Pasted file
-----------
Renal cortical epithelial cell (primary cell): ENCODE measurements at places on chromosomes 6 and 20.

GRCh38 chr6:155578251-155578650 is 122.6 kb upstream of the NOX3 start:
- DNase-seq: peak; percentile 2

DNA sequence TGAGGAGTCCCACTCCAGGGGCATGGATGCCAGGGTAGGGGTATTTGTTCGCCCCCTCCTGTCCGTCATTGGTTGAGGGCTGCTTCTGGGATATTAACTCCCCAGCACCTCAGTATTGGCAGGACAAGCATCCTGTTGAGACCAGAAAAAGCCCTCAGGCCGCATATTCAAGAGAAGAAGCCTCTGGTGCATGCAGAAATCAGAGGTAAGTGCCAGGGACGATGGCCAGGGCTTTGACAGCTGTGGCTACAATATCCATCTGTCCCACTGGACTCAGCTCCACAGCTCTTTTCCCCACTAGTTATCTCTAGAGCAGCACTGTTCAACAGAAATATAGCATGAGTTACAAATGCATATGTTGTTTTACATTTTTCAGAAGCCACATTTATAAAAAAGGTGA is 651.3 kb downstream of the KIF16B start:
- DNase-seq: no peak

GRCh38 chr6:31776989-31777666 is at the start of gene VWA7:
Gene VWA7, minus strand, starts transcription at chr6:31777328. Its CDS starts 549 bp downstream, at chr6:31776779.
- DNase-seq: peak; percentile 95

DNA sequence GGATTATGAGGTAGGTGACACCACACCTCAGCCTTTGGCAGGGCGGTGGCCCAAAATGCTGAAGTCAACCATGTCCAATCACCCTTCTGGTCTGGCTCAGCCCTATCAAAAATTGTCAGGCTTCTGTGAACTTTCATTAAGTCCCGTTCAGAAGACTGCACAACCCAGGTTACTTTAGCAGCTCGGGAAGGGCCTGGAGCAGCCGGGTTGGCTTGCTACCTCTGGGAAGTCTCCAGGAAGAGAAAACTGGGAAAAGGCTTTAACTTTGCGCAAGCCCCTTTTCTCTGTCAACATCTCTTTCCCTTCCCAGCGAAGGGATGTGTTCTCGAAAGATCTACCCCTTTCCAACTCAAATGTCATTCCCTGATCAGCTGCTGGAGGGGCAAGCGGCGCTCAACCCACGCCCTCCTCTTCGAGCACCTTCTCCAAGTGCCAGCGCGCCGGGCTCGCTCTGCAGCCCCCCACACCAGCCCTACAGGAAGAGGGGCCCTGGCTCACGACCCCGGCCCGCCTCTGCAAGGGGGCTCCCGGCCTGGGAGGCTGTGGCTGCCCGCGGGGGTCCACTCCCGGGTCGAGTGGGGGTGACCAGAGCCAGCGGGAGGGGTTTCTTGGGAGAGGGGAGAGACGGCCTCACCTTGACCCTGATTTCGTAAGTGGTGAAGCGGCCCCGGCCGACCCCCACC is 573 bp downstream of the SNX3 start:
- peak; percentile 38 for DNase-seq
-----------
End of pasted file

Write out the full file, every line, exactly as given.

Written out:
Renal cortical epithelial cell (primary cell): ENCODE measurements at places on chromosomes 6 and 20.

GRCh38 chr6:155578251-155578650 is 122.6 kb upstream of the NOX3 start:
- DNase-seq: peak; percentile 2

DNA sequence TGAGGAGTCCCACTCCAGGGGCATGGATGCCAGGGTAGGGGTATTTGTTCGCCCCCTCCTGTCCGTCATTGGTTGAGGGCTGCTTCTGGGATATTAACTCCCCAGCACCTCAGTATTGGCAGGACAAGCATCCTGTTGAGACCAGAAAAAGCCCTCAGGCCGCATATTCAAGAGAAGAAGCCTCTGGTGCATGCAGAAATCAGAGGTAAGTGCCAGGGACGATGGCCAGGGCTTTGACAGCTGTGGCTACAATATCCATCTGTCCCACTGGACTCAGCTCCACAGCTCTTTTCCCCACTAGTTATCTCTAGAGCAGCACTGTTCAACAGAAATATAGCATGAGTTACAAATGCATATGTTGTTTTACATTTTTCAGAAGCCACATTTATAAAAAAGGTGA is 651.3 kb downstream of the KIF16B start:
- DNase-seq: no peak

GRCh38 chr6:31776989-31777666 is at the start of gene VWA7:
Gene VWA7, minus strand, starts transcription at chr6:31777328. Its CDS starts 549 bp downstream, at chr6:31776779.
- DNase-seq: peak; percentile 95

DNA sequence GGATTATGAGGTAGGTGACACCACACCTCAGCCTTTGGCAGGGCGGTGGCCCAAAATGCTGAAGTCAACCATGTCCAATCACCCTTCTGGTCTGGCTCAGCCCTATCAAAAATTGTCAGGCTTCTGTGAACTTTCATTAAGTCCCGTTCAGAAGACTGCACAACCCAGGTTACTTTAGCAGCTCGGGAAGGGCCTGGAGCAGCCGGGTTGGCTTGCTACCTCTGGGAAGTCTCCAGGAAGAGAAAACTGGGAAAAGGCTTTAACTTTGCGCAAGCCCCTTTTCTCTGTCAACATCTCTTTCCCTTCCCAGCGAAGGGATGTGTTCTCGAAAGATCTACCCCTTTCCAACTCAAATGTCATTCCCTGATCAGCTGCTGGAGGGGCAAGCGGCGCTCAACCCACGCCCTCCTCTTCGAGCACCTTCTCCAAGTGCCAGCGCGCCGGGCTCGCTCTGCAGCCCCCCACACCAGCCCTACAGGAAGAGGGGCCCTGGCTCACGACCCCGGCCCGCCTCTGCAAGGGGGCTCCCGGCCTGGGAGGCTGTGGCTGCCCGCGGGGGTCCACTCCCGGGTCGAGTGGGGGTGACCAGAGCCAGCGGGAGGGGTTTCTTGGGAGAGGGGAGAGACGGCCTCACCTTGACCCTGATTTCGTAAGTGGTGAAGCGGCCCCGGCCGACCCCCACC is 573 bp downstream of the SNX3 start:
- peak; percentile 38 for DNase-seq